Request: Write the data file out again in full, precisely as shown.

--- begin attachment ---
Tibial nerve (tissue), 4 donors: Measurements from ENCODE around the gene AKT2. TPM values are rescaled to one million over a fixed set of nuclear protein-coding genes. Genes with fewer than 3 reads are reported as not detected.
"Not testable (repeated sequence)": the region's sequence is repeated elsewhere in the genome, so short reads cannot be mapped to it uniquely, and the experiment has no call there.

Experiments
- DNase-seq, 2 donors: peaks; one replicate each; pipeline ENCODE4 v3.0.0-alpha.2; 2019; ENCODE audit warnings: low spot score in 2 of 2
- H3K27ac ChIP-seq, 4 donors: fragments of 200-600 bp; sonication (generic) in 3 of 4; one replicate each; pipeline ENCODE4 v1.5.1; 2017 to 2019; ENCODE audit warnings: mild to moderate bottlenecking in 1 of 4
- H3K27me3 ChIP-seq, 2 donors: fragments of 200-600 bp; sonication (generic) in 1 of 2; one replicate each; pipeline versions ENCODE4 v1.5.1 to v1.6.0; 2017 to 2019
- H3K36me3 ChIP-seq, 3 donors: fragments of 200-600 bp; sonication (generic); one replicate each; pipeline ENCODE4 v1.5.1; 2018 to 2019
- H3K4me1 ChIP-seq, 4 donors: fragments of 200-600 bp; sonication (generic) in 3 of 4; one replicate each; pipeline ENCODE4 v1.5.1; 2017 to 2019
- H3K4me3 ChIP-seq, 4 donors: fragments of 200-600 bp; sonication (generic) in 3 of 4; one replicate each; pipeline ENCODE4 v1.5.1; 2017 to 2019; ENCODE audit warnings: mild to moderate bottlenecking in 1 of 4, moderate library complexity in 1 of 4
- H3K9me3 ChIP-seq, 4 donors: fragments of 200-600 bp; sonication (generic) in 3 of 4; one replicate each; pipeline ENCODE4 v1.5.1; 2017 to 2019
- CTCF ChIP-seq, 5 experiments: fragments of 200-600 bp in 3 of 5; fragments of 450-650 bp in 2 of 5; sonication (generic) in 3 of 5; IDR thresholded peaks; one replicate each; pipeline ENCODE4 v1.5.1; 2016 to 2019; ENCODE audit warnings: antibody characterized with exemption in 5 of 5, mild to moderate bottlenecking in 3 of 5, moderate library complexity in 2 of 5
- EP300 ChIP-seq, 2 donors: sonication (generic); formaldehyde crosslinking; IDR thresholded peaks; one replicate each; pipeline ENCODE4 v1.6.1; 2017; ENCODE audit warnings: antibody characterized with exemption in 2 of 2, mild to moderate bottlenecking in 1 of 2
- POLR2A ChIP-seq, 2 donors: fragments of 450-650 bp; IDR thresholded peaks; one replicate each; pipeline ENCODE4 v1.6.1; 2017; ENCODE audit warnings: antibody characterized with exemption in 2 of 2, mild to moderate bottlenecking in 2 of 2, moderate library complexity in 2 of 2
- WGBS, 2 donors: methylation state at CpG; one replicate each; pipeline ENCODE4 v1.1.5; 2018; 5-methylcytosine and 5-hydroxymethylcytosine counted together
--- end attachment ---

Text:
Tibial nerve (tissue), 4 donors: Measurements from ENCODE around the gene AKT2. TPM values are rescaled to one million over a fixed set of nuclear protein-coding genes. Genes with fewer than 3 reads are reported as not detected.
"Not testable (repeated sequence)": the region's sequence is repeated elsewhere in the genome, so short reads cannot be mapped to it uniquely, and the experiment has no call there.

Experiments
- DNase-seq, 2 donors: peaks; one replicate each; pipeline ENCODE4 v3.0.0-alpha.2; 2019; ENCODE audit warnings: low spot score in 2 of 2
- H3K27ac ChIP-seq, 4 donors: fragments of 200-600 bp; sonication (generic) in 3 of 4; one replicate each; pipeline ENCODE4 v1.5.1; 2017 to 2019; ENCODE audit warnings: mild to moderate bottlenecking in 1 of 4
- H3K27me3 ChIP-seq, 2 donors: fragments of 200-600 bp; sonication (generic) in 1 of 2; one replicate each; pipeline versions ENCODE4 v1.5.1 to v1.6.0; 2017 to 2019
- H3K36me3 ChIP-seq, 3 donors: fragments of 200-600 bp; sonication (generic); one replicate each; pipeline ENCODE4 v1.5.1; 2018 to 2019
- H3K4me1 ChIP-seq, 4 donors: fragments of 200-600 bp; sonication (generic) in 3 of 4; one replicate each; pipeline ENCODE4 v1.5.1; 2017 to 2019
- H3K4me3 ChIP-seq, 4 donors: fragments of 200-600 bp; sonication (generic) in 3 of 4; one replicate each; pipeline ENCODE4 v1.5.1; 2017 to 2019; ENCODE audit warnings: mild to moderate bottlenecking in 1 of 4, moderate library complexity in 1 of 4
- H3K9me3 ChIP-seq, 4 donors: fragments of 200-600 bp; sonication (generic) in 3 of 4; one replicate each; pipeline ENCODE4 v1.5.1; 2017 to 2019
- CTCF ChIP-seq, 5 experiments: fragments of 200-600 bp in 3 of 5; fragments of 450-650 bp in 2 of 5; sonication (generic) in 3 of 5; IDR thresholded peaks; one replicate each; pipeline ENCODE4 v1.5.1; 2016 to 2019; ENCODE audit warnings: antibody characterized with exemption in 5 of 5, mild to moderate bottlenecking in 3 of 5, moderate library complexity in 2 of 5
- EP300 ChIP-seq, 2 donors: sonication (generic); formaldehyde crosslinking; IDR thresholded peaks; one replicate each; pipeline ENCODE4 v1.6.1; 2017; ENCODE audit warnings: antibody characterized with exemption in 2 of 2, mild to moderate bottlenecking in 1 of 2
- POLR2A ChIP-seq, 2 donors: fragments of 450-650 bp; IDR thresholded peaks; one replicate each; pipeline ENCODE4 v1.6.1; 2017; ENCODE audit warnings: antibody characterized with exemption in 2 of 2, mild to moderate bottlenecking in 2 of 2, moderate library complexity in 2 of 2
- WGBS, 2 donors: methylation state at CpG; one replicate each; pipeline ENCODE4 v1.1.5; 2018; 5-methylcytosine and 5-hydroxymethylcytosine counted together